“I’d Like To Stop All My Medications” – Case Study
A 76-year-old female is tired of taking so many medications. She reports to you that “I’d like to stop all my medications”. While she understands that she likely cannot stop all of them, she’d like to at least eliminate some of them. Here is her medication list with some thoughts as to which medications I would first target.
- Aspirin 81 mg daily
- Clopidogrel 75 mg daily
- Lisinopril 10 mg daily
- Metoprolol XL 25 mg daily
- Ferrous sulfate 325 mg daily
- Metoclopramide 10 mg QID
- Vitamin C 500 mg daily
- Atorvastatin 80 mg daily
- Omeprazole 40 mg BID
- Hydralazine 10 mg TID
- Famotidine 20 mg once daily
- Alendronate 70 mg weekly
- Vitamin D 1,000 units daily
While a diagnosis list is critical to help determine which medications are essential, you can always begin to formulate ideas about what you would look into further to try to reduce polypharmacy.
My first thought as I review these medications is the large number of GI medications that this patient is taking. Ideally, we’d like to avoid chronic metoclopramide. This medication is not the greatest in the elderly and she is taking it four times daily as well which leads to a much higher medication burden. She is also doing a twice-daily PPI. The possibility of omeprazole affecting clopidogrel is always something in the back of my mind as well.
The next target I’d review is the iron. Iron supplementation can often be discontinued. In my experience, many older patients get placed on iron after a procedure and a significant number of patients continue to take it long term. Assessing iron stores by checking ferritin and hemoglobin would be ideal to determine if this could be a medication we could get rid of. On top of the iron, I suspect vitamin C is being used to aid in the absorption of the iron. If this is the case, it could possibly be discontinued if iron stores are adequate.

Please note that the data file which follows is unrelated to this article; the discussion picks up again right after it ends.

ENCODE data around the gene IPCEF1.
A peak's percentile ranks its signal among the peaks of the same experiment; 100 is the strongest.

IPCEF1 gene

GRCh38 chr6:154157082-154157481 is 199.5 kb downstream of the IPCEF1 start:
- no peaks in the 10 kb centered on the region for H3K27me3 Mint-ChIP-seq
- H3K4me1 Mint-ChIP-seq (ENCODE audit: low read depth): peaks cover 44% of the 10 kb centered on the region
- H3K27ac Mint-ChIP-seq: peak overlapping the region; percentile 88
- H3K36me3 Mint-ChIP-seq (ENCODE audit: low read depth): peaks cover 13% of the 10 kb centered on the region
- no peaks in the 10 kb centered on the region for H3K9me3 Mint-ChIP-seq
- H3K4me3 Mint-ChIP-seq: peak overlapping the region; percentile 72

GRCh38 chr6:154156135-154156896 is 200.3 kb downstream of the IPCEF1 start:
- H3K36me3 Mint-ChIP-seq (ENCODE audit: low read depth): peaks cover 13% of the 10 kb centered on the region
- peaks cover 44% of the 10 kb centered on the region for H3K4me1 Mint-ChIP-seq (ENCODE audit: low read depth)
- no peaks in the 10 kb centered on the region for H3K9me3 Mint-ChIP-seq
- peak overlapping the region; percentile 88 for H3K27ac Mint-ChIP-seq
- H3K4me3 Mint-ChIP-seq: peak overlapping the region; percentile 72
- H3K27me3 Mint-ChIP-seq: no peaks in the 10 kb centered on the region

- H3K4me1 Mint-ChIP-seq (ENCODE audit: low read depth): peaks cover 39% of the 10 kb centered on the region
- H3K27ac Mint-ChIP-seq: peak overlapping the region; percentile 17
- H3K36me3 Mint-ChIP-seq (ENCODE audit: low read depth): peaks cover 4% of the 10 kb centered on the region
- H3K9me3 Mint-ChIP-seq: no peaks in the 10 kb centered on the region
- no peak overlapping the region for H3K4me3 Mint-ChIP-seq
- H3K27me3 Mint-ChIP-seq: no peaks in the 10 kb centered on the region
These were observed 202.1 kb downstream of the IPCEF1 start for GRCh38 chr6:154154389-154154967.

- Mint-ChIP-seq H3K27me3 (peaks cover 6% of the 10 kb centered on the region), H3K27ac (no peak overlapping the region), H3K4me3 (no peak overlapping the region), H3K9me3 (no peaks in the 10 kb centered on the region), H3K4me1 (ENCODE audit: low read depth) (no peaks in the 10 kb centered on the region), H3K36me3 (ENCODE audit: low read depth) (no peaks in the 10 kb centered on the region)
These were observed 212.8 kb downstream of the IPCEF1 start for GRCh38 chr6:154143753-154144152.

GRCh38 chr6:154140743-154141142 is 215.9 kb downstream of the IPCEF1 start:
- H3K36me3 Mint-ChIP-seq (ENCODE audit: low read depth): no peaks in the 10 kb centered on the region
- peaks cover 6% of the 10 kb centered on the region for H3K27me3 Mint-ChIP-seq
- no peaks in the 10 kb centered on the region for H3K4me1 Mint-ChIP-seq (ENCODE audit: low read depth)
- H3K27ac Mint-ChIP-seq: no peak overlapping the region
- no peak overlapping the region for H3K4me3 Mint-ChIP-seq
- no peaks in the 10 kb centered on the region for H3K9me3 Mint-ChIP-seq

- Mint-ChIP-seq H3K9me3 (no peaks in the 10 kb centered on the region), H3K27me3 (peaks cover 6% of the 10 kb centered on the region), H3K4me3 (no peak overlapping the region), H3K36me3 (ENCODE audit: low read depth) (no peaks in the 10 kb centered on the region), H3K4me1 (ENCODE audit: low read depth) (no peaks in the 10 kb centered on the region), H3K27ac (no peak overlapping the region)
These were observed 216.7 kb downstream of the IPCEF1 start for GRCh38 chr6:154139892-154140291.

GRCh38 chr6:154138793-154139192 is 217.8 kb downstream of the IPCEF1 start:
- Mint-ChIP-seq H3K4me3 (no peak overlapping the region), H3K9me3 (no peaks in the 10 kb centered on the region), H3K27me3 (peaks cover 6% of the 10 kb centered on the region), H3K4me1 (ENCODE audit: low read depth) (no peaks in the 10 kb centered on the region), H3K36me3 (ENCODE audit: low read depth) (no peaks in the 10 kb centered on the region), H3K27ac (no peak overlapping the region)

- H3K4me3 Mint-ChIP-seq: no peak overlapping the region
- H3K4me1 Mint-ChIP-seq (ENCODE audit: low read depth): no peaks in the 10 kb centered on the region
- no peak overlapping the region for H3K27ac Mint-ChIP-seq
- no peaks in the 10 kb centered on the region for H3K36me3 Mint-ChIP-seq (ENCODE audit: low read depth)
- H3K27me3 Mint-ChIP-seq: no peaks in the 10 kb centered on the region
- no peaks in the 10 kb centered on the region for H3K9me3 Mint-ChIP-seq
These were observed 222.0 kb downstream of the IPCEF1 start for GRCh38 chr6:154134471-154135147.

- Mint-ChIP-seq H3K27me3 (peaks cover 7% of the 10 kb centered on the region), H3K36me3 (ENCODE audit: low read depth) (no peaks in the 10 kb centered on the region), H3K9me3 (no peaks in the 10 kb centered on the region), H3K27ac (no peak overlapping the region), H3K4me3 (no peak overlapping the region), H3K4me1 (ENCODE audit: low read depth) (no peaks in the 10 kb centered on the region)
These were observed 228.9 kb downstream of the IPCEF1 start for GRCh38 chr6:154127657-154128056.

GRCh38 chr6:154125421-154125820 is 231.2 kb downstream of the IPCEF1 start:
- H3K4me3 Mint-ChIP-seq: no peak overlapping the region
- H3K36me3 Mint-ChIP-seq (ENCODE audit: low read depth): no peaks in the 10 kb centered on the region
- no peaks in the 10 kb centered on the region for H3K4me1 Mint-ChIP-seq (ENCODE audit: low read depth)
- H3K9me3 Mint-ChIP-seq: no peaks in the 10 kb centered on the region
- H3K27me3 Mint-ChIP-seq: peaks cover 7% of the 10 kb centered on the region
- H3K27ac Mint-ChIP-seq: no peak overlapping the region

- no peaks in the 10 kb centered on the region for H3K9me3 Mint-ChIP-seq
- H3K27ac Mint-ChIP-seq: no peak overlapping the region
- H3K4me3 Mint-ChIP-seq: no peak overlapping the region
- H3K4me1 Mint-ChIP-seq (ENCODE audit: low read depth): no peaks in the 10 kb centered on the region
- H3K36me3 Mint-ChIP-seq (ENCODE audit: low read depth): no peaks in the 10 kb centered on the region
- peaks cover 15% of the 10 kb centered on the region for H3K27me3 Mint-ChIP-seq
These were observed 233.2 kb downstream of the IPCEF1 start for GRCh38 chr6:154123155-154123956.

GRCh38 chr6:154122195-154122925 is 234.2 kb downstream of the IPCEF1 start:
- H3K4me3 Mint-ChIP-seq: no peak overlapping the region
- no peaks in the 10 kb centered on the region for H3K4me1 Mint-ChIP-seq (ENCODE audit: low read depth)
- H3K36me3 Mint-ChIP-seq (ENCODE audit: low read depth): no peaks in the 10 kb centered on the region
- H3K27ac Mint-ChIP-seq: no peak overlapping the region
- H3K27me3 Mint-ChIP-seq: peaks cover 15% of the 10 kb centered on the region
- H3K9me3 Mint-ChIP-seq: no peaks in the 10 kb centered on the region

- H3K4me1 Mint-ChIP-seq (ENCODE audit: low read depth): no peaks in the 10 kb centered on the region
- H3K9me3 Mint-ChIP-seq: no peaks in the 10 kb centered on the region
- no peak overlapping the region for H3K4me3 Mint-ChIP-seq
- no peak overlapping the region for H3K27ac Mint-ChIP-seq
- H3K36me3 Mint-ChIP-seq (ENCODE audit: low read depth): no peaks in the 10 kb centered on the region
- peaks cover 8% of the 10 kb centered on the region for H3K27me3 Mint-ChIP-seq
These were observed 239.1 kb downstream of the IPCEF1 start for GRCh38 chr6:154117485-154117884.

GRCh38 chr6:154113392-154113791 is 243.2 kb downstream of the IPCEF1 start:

The blood pressure regimen could use some cleaning up. I’m speculating she is at higher cardiovascular risk given the dual antiplatelet therapy and high-intensity statin therapy. It is interesting why we are using three low-dose blood pressure medications. Three times daily hydralazine seems like a good candidate to be discontinued as we can likely increase lisinopril. Checking the blood pressure and reviewing the medication history would be a great place to start here in determining if this is appropriate.
Lastly, I’d review osteoporosis risk and identify the length of alendronate use. If she has been on this for a period of 5 years+, it might be a good time to reassess if this continues to be necessary.
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